Founders: Katie Hench, Christopher Flint, Lally Daley
Company Description: Infiniteach is developing autism solutions through technology and training.
Company Site: http://infiniteach.com/, Facebook, Twitter
Interview Date: November 2014
Katie Hench is one of the 3 co-founders of Infiniteach, a company dedicated to changing the approach in Autism education through tools like SkillChamp, an education software that allows for affordable and customized learning for each student. She is passionate and dedicated to improving the quality and accessibility of Autism education, and Infiniteach is part of that journey.
On finding her mission:
“My start in Autism is really from my brother who is on the spectrum. At the time, I did not really understand Autism, but understood how I had to engage with my brother. We have this really unique and amazing relationship which has always brought me back to working with kids and working in education.”
“I’m a huge advocate of accessible affordable resources for every child. The rates of Autism have soared ridiculously in the past few decades. 1 in 68 kids, and a 600% increase in the past two decades! No resources could have kept up with the demand. That’s what my family felt. I’m from a small town in Ohio. We were driving an hour and a half each way to get to therapy appointments and groups for my brother. It was a tremendous strain on my family and that was just time-wise. If you think about financially, when services are in that high of a demand – of course it’s going to be exorbitant as well.”
“Families are struggling to afford what we know are really life changing resources. That’s how I got my start, my passion.”
On having a technology product, but not having a technical founder:
Katie and her co-founder are Autism educators by trade with no technology background.
“We brought technology in the mix because it’s a ubiquitous platform that’s really easy to reach kids regardless of where they live and almost regardless of their socio-economic status at this point. We know that technology is the future of classrooms.”
Katie shares the challenge of bringing the technology development in-house. To find someone with the right skills (not too junior, not too senior), that they can afford and that is in-tune with and passionate about the vision is no small task.
“The Chicago technology community is so supportive. We’ve been very open about reaching out and saying we don’t know how to do this. We’ve had mentor after mentor come in and say, ‘We really want you guys to succeed. What information can we give you to make this possible?’”
On moving from non-profit to for-profit:
Katie met Chris soon after he founded the nonprofit Aaction Autism, which aims to develop global awareness, support and acceptance of Autism through education and training.
“We could work on it (Aaction Autism) 365 days a year if we had the funding. That’s how we came up with this idea to build a product that’s effective and efficient and that people will want to buy to help us fund the broader missions of global awareness and resources.”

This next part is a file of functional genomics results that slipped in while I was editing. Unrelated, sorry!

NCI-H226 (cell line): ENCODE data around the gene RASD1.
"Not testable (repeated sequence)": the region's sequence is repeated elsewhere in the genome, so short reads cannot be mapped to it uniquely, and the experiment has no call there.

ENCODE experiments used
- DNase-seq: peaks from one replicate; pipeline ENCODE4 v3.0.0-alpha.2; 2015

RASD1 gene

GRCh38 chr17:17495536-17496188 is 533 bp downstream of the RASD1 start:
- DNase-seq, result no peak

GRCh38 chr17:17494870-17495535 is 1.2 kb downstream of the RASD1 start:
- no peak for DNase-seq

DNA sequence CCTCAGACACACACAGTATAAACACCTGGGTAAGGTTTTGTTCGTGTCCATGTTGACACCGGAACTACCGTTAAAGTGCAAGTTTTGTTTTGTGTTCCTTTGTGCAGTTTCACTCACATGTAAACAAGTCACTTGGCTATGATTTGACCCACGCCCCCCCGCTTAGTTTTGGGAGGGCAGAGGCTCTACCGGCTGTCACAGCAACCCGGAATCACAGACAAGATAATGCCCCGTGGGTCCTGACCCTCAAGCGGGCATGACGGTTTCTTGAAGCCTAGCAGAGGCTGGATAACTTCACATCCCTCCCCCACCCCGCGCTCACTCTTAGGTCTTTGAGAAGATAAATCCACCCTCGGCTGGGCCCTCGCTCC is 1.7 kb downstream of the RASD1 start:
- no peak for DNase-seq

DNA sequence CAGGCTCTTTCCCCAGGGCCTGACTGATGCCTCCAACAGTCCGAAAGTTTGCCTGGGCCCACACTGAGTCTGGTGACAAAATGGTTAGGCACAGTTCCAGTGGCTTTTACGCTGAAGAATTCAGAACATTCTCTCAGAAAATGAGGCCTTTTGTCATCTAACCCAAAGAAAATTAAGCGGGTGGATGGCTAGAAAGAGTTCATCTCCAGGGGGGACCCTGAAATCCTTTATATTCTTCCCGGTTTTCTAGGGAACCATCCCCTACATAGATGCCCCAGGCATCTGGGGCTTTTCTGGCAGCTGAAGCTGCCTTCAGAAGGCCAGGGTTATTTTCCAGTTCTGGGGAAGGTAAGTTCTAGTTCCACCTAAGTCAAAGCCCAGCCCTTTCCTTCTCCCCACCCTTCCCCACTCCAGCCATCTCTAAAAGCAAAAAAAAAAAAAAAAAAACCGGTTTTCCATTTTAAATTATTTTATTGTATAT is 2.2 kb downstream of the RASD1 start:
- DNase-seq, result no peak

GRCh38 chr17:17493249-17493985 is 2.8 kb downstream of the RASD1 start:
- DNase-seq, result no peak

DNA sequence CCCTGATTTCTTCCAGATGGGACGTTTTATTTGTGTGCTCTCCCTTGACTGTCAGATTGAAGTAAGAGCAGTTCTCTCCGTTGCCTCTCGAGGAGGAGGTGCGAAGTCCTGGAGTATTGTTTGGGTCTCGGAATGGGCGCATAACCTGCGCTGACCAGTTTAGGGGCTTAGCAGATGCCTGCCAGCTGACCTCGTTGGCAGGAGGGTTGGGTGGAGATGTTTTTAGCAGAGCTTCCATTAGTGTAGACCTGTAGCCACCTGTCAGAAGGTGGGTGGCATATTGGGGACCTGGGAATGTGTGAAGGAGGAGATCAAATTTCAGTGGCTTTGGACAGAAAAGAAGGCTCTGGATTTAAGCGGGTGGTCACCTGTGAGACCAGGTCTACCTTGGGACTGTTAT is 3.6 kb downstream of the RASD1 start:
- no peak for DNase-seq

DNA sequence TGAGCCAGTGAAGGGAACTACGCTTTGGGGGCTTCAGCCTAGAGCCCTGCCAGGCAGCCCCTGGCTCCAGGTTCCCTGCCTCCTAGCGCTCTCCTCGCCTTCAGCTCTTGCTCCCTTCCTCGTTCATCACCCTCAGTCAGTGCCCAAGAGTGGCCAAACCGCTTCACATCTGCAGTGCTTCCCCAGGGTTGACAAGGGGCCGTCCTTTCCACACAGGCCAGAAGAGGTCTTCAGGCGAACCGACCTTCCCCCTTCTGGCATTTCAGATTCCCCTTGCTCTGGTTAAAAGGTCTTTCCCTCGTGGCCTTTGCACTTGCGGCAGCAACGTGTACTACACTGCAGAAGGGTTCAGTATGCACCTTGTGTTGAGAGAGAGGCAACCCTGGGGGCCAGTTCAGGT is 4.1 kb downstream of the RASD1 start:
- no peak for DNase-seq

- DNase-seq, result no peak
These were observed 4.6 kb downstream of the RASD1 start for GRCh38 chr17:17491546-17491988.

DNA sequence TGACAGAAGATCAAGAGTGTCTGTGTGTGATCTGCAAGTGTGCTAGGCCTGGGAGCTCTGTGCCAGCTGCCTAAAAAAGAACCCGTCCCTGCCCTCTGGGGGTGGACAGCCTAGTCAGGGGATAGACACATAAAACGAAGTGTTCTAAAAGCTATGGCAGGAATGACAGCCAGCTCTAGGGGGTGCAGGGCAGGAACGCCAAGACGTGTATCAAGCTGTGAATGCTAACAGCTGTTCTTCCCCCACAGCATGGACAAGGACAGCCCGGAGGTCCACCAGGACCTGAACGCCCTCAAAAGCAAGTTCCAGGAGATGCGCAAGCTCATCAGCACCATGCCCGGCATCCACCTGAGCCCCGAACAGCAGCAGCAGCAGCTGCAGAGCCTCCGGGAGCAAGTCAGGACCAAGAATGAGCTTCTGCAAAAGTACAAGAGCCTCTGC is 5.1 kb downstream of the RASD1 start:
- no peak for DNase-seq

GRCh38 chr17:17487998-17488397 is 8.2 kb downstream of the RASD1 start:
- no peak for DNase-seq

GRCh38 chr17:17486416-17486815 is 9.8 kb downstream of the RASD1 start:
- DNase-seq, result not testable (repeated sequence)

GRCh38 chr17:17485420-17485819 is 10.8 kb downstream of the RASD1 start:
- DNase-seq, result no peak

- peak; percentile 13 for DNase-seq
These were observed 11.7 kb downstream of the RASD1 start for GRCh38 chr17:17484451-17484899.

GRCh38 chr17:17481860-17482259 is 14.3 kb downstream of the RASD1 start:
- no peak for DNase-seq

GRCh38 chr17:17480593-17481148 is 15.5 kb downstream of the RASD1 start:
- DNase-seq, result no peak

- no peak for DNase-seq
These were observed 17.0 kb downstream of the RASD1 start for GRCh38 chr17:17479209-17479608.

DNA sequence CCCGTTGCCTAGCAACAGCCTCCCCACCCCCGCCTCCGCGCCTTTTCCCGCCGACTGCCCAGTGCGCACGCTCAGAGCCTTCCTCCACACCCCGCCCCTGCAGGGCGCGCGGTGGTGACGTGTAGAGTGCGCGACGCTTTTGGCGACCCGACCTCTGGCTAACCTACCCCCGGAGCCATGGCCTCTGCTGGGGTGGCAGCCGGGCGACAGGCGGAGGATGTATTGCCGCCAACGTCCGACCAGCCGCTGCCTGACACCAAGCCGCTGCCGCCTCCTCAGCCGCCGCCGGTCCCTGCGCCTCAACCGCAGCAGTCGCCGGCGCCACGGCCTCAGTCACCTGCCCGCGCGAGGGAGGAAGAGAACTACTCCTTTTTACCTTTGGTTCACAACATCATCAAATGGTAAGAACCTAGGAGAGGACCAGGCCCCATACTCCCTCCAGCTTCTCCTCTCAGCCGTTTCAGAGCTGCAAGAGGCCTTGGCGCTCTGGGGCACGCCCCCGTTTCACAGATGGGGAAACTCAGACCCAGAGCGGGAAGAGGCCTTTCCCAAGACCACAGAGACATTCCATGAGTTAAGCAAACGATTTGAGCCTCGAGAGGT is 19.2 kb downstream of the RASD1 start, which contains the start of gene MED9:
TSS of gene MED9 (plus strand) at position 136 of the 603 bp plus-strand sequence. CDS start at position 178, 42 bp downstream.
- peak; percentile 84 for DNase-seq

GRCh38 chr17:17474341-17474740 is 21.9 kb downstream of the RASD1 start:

Their mission is the same, but now their question is “How do we have a socially-minded for profit business that has a mission? We have to go back and do business homework to focus on making a sustainable profit as well as providing a great product. It’s a steep learning curve.”
“It’s very much learning how to run a business so that Infiniteach is appealing to investors and we can find people to believe we can make this happen. We like to talk about the social impact of what we can do. That’s the type of investor we look for – the type that is focused on social impact. But we want to be a financially responsible business and one that can be sustainable.”
On her relationship with her co-founder:
“He and I are so opposite. Chris is very much the creative ideas guy and I’m kind of the ‘to-do list how are we breaking it down kind of person. I think that’s really benefited our relationship and we’ve had to navigate how to work that relationship together. It’s given us great division of responsibilities. I really respect Chris and his passion for the Autism community. He’s so talented and that would be so hard to find in another co-founder – someone who has his innate skills. My goal is to figure out how to open up his mind and put it in technology and disseminate it to the world because everyone deserves to know what he’s thinking.”
On most memorable moment so far:
“The teacher had been trying to teach her student a skill for months. When she presented it to her through Skill Champ, our first product, the student was able to finally complete that skill. The student wasn’t just able to do the skill on the iPad but also used the printable curriculum to apply the skill in other areas. So now the student is walking around and able to identify colors. This is an older student – a lot of times you can get so frustrated because they’ve been working on the skill so long. You know they are capable of getting it. We have to change the way we’re teaching it to them. That’s what Skill Champ does. It structures how we teach our kids in a different way that really makes sense for them.”
“That is so cool when you hear that your product helped a child gain a skill that they never had before.”
On why she believes:
“It’s the potential. There are a million and a half kids in this country alone that are on the Autism spectrum. It’s also the statistic of when they become adults – how few of them are employed. My brother lives in a group home and has really limited employment opportunities. I think that could’ve been changed if we had given him more skills at a younger age. I really think his whole life trajectory could be different now.”
“I’m in Autism for the rest of my life, regardless of what happens with Infiniteach.”